Criminal is a term defining a suspected or known breach of a society’s laws, as determined by that society’s legislative and judicial structure. The legislative branch of government is responsible for enacting laws defining what is to be considered criminal, and the judicial branch is responsible for interpreting those laws. Technically the term ‘criminal’ has no meaning except as it relates to enacted laws under a criminal code, as opposed to a civil code of law. However, it is also popular usage to brand as criminal any person or action which breaks the unwritten rules of a society.
A person is defined as a criminal once a court of law finds him guilty of having broken a criminal code law. (Those who break civil and contract law are not strictly considered to be criminals.) Ideally, the court of law tries to determine the truth of the matter. However, whether the person has actually broken the law is immaterial. What matters is the verdict of ‘guilty.’
An action may be considered criminal before it is known whether the person who committed the action is a criminal. For example, causing someone to come to harm is a criminal action, but if a court of law finds that the person who caused this could not have been reasonably aware that his action would cause harm, he is not a criminal. In the same way, ignorance of the law does not excuse a person from being a criminal, but inability to comprehend the law might. Intent does not change the criminal label, only the specific law which has been broken.
In the strict legal sense, a person who is found incapable of discriminating between right and wrong cannot be convicted of a criminal act. This usually applies to young children, to the mentally handicapped, and to people found criminally insane.
In fact, now that insanity is no longer a medical term, the only valid meaning of insanity is the legal distinction of whether a defendant had the ability to distinguish right from wrong at the time of committing the criminal act. Some jurisdictions additionally require that the defendant was not in control of his actions at the time of the crime. It is possible to find a person criminally insane at the time of the crime without judging on current sanity, such as a person who suffered a serious psychotic episode at the time the crime was committed. In all cases where mental handicap or criminal insanity is suspected, the defendant is examined by psychiatrists for fitness to stand trial, for assessment of any underlying cognitive condition, and (if found not guilty due to insanity) for ongoing psychiatric treatment until the defendant is determined to no longer be a threat to society or himself.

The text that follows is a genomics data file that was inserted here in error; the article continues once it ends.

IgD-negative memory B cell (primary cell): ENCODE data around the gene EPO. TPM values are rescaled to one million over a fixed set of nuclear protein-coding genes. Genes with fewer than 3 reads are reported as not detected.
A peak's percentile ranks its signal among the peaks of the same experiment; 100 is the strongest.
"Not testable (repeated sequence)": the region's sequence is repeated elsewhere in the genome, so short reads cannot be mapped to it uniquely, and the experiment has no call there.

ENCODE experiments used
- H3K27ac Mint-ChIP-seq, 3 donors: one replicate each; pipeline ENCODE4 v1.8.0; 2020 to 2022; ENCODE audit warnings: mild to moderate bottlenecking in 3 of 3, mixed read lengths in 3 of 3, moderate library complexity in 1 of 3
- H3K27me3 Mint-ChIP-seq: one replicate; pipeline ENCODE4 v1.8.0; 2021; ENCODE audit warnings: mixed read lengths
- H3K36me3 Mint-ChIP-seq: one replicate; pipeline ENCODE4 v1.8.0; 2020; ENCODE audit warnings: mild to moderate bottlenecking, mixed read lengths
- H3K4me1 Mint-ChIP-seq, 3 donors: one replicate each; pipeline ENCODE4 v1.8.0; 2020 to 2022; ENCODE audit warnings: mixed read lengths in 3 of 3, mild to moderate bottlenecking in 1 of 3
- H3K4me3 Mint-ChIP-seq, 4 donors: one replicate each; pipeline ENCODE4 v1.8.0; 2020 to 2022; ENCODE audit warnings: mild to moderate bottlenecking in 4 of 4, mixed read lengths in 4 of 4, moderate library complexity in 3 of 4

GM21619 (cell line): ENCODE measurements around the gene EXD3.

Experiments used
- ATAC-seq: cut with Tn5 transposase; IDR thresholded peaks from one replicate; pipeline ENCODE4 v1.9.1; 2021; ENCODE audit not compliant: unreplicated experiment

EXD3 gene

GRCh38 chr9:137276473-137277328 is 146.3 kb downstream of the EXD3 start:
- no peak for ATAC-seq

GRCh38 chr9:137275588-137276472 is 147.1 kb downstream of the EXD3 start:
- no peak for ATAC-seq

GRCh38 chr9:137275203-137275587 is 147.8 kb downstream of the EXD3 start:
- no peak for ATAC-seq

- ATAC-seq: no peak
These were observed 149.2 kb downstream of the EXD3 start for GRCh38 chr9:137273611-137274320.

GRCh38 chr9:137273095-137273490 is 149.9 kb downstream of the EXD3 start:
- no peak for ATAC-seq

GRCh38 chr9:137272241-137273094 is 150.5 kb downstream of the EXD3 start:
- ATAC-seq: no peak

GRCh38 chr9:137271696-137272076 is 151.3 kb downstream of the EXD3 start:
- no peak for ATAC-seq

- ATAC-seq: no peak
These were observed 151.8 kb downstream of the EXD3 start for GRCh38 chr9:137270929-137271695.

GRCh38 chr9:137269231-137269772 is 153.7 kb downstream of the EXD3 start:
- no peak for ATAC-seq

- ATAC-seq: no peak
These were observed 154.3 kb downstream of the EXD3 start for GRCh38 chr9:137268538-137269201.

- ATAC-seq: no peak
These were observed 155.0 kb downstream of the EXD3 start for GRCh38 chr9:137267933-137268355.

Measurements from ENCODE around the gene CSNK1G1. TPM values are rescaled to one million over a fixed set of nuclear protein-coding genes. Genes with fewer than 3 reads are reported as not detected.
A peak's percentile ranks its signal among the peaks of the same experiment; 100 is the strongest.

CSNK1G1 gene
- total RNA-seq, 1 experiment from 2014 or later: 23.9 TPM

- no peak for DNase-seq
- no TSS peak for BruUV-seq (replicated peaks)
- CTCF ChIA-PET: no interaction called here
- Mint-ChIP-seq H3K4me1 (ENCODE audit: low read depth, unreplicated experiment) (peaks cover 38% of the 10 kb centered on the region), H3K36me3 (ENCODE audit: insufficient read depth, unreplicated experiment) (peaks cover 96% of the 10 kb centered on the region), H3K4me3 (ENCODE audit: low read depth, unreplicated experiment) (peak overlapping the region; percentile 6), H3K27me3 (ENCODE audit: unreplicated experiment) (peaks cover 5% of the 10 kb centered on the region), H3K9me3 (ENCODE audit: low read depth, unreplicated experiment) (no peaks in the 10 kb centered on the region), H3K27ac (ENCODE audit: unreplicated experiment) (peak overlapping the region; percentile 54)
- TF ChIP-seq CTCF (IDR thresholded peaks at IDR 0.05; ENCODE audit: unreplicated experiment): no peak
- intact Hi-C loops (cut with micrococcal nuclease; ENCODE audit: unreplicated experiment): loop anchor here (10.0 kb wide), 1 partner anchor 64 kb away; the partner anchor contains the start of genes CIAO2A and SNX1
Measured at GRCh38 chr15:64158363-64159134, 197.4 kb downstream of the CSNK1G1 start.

Some victim families believe that all criminal acts are caused by a person who is criminally responsible. To these families, there is no excuse for one’s actions due to criminal insanity, mental handicap, or youth. If a criminal act has been committed, a criminal must be punished for it.
One situation where judicial findings are changing in this direction is that of acts committed while drunk. The reasoning is that although the person may not be in control of their actions at the time of being drunk, he would reasonably have been able to foresee that getting drunk would reduce inhibitions, potentially leading to criminal acts such as drinking and driving, and make prior arrangements accordingly.
What is considered criminal changes based on local perspective. This is most apparent when traveling to another country. For example, in Saudi Arabia, possession of alcoholic beverages is a criminal act, something which continually trips up tourists and foreign workers. Criminal legislation and enforcement can very even from state to state, either because of different priorities or because of hidden corruption.
What is considered criminal can also change locally, even over short periods of time. Abortion and euthanasia are two areas where societal mores are divided, but so closely balanced in numbers that whichever side currently has the legislative or judicial edge, and therefore the power to enact or interpret law, keeps changing. Consequently the law reflects the societal mores of whoever has the power at the time, usually with a 10-20 year lag. This lag represents the time required to identify the problem, draw up the new law, and pass it through all the levels of government. This lag has proved a great difficulty in dealing with designer street drugs, which are developed faster than the law can criminalize them.
Slightly less controversially, there is an ongoing debate on whether possession of marijuana should be considered a criminal action, whether it should be decriminalized, or even whether it should be made legal. To decriminalize marijuana would not make it legal. It would only remove possession of marijuana from the criminal code of law.